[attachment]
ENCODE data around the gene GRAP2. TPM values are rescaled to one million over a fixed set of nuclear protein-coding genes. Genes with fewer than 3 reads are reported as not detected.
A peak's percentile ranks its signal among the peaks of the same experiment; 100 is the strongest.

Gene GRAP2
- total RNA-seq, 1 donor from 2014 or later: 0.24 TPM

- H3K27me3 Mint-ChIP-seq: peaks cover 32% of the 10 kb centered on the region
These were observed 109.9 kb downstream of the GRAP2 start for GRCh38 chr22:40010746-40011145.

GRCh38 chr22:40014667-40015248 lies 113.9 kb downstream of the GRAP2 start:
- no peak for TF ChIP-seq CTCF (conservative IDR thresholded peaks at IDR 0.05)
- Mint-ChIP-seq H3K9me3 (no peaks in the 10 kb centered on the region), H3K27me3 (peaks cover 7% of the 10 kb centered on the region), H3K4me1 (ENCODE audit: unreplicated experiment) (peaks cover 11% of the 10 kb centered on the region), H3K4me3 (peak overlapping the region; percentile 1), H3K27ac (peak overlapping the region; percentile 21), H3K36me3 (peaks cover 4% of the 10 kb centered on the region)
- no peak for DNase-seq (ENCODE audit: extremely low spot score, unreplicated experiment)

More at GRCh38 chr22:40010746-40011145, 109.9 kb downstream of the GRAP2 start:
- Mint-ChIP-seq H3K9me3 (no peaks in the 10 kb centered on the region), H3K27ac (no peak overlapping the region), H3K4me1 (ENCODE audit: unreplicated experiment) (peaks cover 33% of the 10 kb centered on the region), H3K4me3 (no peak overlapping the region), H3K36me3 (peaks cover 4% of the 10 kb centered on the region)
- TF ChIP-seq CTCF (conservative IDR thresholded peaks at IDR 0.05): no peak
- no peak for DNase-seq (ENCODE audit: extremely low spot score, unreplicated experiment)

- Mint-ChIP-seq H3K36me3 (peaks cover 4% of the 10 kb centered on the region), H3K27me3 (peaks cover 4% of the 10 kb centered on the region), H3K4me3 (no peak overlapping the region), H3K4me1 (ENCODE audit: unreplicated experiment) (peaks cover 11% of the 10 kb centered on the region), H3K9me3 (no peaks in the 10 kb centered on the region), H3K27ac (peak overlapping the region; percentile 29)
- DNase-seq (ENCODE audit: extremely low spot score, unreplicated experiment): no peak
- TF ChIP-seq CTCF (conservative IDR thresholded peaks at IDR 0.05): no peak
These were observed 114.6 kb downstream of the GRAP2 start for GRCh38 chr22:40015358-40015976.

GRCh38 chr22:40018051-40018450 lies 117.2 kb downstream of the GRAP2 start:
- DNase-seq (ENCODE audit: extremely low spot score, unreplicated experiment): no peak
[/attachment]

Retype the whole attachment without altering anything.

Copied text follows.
ENCODE data around the gene GRAP2. TPM values are rescaled to one million over a fixed set of nuclear protein-coding genes. Genes with fewer than 3 reads are reported as not detected.
A peak's percentile ranks its signal among the peaks of the same experiment; 100 is the strongest.

Gene GRAP2
- total RNA-seq, 1 donor from 2014 or later: 0.24 TPM

- H3K27me3 Mint-ChIP-seq: peaks cover 32% of the 10 kb centered on the region
These were observed 109.9 kb downstream of the GRAP2 start for GRCh38 chr22:40010746-40011145.

GRCh38 chr22:40014667-40015248 lies 113.9 kb downstream of the GRAP2 start:
- no peak for TF ChIP-seq CTCF (conservative IDR thresholded peaks at IDR 0.05)
- Mint-ChIP-seq H3K9me3 (no peaks in the 10 kb centered on the region), H3K27me3 (peaks cover 7% of the 10 kb centered on the region), H3K4me1 (ENCODE audit: unreplicated experiment) (peaks cover 11% of the 10 kb centered on the region), H3K4me3 (peak overlapping the region; percentile 1), H3K27ac (peak overlapping the region; percentile 21), H3K36me3 (peaks cover 4% of the 10 kb centered on the region)
- no peak for DNase-seq (ENCODE audit: extremely low spot score, unreplicated experiment)

More at GRCh38 chr22:40010746-40011145, 109.9 kb downstream of the GRAP2 start:
- Mint-ChIP-seq H3K9me3 (no peaks in the 10 kb centered on the region), H3K27ac (no peak overlapping the region), H3K4me1 (ENCODE audit: unreplicated experiment) (peaks cover 33% of the 10 kb centered on the region), H3K4me3 (no peak overlapping the region), H3K36me3 (peaks cover 4% of the 10 kb centered on the region)
- TF ChIP-seq CTCF (conservative IDR thresholded peaks at IDR 0.05): no peak
- no peak for DNase-seq (ENCODE audit: extremely low spot score, unreplicated experiment)

- Mint-ChIP-seq H3K36me3 (peaks cover 4% of the 10 kb centered on the region), H3K27me3 (peaks cover 4% of the 10 kb centered on the region), H3K4me3 (no peak overlapping the region), H3K4me1 (ENCODE audit: unreplicated experiment) (peaks cover 11% of the 10 kb centered on the region), H3K9me3 (no peaks in the 10 kb centered on the region), H3K27ac (peak overlapping the region; percentile 29)
- DNase-seq (ENCODE audit: extremely low spot score, unreplicated experiment): no peak
- TF ChIP-seq CTCF (conservative IDR thresholded peaks at IDR 0.05): no peak
These were observed 114.6 kb downstream of the GRAP2 start for GRCh38 chr22:40015358-40015976.

GRCh38 chr22:40018051-40018450 lies 117.2 kb downstream of the GRAP2 start:
- DNase-seq (ENCODE audit: extremely low spot score, unreplicated experiment): no peak